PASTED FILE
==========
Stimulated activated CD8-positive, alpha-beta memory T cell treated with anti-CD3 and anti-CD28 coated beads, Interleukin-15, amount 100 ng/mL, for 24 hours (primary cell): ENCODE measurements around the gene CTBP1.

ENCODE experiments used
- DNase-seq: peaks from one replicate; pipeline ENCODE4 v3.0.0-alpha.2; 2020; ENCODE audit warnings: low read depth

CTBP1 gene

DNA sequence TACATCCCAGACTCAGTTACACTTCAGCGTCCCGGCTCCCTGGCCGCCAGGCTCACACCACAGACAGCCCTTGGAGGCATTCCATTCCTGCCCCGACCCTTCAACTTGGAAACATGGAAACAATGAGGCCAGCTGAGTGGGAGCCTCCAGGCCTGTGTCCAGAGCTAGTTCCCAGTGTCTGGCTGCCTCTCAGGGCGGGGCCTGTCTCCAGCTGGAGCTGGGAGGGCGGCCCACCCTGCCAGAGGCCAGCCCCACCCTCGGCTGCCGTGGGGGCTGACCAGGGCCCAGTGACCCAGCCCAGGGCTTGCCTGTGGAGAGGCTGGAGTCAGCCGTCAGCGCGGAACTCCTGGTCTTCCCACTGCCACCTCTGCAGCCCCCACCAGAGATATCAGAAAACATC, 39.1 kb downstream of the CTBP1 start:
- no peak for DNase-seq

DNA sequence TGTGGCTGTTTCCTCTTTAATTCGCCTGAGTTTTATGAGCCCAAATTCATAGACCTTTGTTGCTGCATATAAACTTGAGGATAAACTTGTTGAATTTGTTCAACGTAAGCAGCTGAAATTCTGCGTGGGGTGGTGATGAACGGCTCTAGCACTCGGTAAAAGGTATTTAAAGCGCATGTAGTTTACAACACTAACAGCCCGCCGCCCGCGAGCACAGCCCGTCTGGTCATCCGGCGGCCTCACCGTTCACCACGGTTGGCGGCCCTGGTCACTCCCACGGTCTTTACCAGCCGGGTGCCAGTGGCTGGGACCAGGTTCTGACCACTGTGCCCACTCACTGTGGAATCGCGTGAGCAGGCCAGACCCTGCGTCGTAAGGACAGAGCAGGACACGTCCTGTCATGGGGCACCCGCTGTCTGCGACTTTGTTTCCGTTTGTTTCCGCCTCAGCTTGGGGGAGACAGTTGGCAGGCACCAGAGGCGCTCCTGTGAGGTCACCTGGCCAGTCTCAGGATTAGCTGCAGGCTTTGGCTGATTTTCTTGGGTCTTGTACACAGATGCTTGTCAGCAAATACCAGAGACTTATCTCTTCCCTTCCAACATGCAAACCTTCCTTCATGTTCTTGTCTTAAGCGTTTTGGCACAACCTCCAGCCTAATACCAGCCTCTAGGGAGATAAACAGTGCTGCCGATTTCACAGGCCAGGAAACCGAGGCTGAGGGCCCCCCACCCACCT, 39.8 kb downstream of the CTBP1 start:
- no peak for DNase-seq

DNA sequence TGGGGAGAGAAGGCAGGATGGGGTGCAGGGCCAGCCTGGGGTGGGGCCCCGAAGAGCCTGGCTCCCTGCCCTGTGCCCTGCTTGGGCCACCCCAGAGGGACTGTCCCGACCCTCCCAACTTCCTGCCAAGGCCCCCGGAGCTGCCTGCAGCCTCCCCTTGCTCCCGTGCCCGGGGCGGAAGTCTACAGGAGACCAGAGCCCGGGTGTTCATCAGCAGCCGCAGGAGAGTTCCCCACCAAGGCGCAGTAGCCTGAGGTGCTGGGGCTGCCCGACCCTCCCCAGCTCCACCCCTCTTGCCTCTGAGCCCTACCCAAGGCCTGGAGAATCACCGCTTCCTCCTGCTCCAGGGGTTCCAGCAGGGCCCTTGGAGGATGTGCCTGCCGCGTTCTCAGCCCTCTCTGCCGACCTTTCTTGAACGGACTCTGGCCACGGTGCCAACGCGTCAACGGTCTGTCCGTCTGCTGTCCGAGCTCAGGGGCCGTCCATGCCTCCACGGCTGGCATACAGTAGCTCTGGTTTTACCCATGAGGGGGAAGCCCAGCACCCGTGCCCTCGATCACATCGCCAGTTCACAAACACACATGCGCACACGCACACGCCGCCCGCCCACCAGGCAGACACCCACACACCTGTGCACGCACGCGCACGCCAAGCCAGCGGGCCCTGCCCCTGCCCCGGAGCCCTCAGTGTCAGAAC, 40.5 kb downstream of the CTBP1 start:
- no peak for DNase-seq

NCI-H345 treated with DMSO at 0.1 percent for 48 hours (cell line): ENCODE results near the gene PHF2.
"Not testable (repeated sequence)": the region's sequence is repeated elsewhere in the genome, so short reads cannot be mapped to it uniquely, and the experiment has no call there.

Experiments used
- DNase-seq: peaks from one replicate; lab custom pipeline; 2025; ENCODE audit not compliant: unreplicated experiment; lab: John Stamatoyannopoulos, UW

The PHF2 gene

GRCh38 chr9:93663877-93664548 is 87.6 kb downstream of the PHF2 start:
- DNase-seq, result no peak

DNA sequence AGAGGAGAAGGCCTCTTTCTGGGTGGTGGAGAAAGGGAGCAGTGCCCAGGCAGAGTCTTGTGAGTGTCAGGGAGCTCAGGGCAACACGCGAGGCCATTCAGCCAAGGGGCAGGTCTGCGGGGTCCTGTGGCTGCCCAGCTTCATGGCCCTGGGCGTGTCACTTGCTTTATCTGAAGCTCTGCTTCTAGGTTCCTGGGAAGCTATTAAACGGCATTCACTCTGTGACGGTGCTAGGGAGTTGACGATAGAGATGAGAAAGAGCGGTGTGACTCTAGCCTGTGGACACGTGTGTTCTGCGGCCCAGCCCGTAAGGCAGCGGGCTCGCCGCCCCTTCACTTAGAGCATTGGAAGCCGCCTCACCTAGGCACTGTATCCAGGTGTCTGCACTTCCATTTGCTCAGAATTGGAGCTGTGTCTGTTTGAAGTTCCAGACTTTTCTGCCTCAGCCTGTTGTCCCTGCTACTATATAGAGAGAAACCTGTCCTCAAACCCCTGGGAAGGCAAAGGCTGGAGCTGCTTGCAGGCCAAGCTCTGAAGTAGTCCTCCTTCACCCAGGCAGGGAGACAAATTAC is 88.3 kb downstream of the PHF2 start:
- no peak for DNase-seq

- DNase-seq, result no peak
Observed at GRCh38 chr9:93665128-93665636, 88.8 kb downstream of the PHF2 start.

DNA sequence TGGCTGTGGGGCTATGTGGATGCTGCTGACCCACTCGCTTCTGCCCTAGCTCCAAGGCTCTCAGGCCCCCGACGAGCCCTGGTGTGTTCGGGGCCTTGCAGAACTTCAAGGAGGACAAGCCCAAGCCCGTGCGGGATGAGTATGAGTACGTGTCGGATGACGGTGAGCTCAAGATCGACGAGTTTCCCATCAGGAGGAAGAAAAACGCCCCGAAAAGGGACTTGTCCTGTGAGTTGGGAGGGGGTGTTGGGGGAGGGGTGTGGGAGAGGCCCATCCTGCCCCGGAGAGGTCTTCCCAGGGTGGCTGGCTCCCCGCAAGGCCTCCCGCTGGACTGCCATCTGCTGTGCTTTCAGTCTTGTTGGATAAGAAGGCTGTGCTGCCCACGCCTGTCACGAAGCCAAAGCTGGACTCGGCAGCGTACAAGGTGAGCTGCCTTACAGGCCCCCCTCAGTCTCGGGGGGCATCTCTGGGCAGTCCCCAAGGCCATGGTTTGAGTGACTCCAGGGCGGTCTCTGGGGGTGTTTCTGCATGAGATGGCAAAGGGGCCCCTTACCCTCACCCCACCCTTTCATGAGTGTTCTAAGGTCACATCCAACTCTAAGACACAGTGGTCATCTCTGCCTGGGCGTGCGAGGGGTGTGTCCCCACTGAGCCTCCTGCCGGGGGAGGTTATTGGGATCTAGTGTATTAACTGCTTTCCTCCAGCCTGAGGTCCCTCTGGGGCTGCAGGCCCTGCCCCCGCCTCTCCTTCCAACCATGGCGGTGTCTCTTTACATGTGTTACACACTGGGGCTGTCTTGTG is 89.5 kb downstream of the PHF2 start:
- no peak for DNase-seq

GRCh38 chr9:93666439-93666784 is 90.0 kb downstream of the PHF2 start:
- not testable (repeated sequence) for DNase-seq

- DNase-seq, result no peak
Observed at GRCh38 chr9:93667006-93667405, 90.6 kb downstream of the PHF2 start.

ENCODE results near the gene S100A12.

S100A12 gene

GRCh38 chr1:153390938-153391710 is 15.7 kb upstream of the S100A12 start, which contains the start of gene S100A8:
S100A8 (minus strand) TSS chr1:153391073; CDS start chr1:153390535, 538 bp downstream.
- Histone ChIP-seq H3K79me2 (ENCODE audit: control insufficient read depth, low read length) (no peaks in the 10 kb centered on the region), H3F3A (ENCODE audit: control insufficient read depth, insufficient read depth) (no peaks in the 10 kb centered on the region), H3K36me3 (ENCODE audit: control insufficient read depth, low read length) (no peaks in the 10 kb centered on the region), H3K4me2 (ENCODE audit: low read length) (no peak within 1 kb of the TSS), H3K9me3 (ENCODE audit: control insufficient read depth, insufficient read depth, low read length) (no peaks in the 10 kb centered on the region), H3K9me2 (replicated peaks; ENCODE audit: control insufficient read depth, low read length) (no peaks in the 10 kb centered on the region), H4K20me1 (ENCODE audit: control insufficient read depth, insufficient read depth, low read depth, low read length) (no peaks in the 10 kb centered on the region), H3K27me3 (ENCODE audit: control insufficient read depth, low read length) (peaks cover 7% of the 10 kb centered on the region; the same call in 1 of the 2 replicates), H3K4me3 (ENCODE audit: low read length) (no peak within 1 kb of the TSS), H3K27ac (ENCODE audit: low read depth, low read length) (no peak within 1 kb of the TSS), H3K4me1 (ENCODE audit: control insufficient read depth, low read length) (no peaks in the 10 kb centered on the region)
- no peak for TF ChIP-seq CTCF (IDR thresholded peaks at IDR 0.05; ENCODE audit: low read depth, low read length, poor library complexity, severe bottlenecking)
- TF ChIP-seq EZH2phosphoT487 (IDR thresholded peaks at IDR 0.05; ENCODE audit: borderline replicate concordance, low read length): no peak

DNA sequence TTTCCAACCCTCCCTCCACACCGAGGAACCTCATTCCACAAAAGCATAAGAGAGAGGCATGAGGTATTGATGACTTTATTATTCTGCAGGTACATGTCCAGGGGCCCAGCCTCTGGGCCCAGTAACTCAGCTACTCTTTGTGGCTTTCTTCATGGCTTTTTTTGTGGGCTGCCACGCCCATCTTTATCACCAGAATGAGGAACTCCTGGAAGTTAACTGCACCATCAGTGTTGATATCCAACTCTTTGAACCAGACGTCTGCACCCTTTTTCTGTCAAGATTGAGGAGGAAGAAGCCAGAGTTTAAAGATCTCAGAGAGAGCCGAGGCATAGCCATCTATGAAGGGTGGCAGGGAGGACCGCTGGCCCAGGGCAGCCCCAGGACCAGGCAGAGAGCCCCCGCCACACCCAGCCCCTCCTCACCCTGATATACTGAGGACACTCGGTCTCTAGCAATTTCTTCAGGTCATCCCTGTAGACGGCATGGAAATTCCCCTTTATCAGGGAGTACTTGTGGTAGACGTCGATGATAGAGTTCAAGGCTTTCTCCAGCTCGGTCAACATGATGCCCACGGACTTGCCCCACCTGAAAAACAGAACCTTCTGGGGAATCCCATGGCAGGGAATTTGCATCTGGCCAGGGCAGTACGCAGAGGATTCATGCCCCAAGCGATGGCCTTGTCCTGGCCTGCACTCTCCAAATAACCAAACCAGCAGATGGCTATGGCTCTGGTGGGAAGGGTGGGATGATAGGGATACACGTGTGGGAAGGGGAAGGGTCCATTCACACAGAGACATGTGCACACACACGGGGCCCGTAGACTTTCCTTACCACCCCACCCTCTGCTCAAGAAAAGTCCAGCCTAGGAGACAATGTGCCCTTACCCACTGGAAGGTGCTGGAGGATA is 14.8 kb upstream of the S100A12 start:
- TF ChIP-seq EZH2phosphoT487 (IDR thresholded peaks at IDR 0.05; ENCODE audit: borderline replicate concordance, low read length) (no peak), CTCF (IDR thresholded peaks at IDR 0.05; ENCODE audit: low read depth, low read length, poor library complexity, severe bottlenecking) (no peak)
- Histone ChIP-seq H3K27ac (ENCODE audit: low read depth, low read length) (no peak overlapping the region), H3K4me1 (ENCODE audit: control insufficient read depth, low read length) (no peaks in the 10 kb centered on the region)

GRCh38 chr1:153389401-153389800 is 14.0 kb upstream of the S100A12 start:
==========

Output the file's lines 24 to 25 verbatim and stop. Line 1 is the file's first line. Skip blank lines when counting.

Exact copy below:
GRCh38 chr9:93666439-93666784 is 90.0 kb downstream of the PHF2 start:
- not testable (repeated sequence) for DNase-seq